When we invest, we’re generally looking for stocks that outperform the market average. And in our experience, buying the right stocks can give your wealth a significant boost. For example, the NorthWestern Corporation (NYSE:NWE) share price is up 51% in the last 5 years, clearly besting than the market return of around 39% (ignoring dividends). On the other hand, the more recent gains haven’t been so impressive, with shareholders gaining just 40%, including dividends.
In his essay The Superinvestors of Graham-and-Doddsville Warren Buffett described how share prices do not always rationally reflect the value of a business. One flawed but reasonable way to assess how sentiment around a company has changed is to compare the earnings per share (EPS) with the share price.
Over half a decade, NorthWestern managed to grow its earnings per share at 9.8% a year. So the EPS growth rate is rather close to the annualized share price gain of 8.6% per year. Therefore one could conclude that sentiment towards the shares hasn’t morphed very much. Indeed, it would appear the share price is reacting to the EPS.
The company’s earnings per share (over time) is depicted in the image below (click to see the exact numbers).
We know that NorthWestern has improved its bottom line lately, but is it going to grow revenue? This free report showing analyst revenue forecasts should help you figure out if the EPS growth can be sustained.
What About Dividends?
As well as measuring the share price return, investors should also consider the total shareholder return (TSR). The TSR is a return calculation that accounts for the value of cash dividends (assuming that any dividend received was reinvested) and the calculated value of any discounted capital raisings. It’s fair to say that the TSR gives a more complete picture for stocks that pay a dividend. As it happens, NorthWestern’s TSR for the last 5 years was 81%, which exceeds the share price return mentioned earlier. And there’s no prize for guessing that the dividend payments largely explain the divergence!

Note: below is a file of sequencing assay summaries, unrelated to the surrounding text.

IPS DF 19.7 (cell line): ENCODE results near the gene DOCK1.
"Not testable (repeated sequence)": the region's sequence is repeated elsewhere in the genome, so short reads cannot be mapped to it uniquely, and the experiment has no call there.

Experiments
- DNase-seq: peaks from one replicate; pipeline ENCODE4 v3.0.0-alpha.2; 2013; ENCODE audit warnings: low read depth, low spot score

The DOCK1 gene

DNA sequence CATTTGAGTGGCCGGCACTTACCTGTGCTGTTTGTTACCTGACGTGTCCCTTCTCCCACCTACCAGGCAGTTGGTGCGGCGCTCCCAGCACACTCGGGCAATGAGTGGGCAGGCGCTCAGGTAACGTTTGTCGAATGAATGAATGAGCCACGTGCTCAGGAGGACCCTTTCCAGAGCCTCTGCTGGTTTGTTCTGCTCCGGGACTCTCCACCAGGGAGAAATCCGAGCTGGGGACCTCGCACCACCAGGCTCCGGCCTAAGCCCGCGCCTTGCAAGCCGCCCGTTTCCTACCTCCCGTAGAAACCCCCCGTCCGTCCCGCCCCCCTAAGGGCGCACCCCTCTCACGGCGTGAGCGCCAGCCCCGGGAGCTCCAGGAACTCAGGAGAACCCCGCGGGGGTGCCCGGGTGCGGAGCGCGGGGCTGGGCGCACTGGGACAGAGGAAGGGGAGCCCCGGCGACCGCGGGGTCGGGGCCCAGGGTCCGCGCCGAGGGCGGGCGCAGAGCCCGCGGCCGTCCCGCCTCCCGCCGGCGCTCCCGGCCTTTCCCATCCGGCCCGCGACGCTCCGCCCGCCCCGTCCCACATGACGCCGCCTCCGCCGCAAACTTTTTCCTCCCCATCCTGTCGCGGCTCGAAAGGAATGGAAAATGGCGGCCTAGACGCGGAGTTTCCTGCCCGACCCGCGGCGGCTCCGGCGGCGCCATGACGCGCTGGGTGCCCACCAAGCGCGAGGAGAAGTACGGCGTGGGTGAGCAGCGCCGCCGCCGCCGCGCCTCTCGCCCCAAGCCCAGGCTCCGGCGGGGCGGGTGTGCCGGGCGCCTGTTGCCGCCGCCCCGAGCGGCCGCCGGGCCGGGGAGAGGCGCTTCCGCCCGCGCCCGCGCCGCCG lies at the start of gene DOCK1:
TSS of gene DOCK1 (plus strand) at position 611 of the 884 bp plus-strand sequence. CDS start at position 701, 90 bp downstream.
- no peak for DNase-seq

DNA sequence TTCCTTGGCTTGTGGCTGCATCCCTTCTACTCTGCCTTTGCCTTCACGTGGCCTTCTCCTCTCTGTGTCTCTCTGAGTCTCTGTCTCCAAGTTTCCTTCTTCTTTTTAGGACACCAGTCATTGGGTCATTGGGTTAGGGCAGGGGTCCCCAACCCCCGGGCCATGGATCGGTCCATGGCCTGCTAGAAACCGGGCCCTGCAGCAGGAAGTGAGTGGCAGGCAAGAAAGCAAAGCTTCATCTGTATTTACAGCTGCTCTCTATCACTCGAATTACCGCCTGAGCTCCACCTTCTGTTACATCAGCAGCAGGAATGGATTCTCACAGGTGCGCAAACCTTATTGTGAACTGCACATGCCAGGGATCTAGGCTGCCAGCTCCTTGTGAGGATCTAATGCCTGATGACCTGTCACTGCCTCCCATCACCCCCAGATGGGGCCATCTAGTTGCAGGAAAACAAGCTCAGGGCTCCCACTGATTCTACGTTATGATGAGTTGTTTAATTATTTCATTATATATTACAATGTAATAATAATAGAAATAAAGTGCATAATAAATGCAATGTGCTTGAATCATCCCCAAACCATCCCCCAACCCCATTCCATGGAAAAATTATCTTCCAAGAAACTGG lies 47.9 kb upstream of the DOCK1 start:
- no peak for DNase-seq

A Different Perspective
It’s nice to see that NorthWestern shareholders have received a total shareholder return of 40% over the last year. And that does include the dividend. That gain is better than the annual TSR over five years, which is 13%. Therefore it seems like sentiment around the company has been positive lately. In the best case scenario, this may hint at some real business momentum, implying that now could be a great time to delve deeper. If you would like to research NorthWestern in more detail then you might want to take a look at whether insiders have been buying or selling shares in the company.
If you like to buy stocks alongside management, then you might just love this free list of companies. (Hint: insiders have been buying them).
Please note, the market returns quoted in this article reflect the market weighted average returns of stocks that currently trade on US exchanges.
We aim to bring you long-term focused research analysis driven by fundamental data. Note that our analysis may not factor in the latest price-sensitive company announcements or qualitative material.
If you spot an error that warrants correction, please contact the editor at firstname.lastname@example.org. This article by Simply Wall St is general in nature. It does not constitute a recommendation to buy or sell any stock, and does not take account of your objectives, or your financial situation. Simply Wall St has no position in the stocks mentioned. Thank you for reading.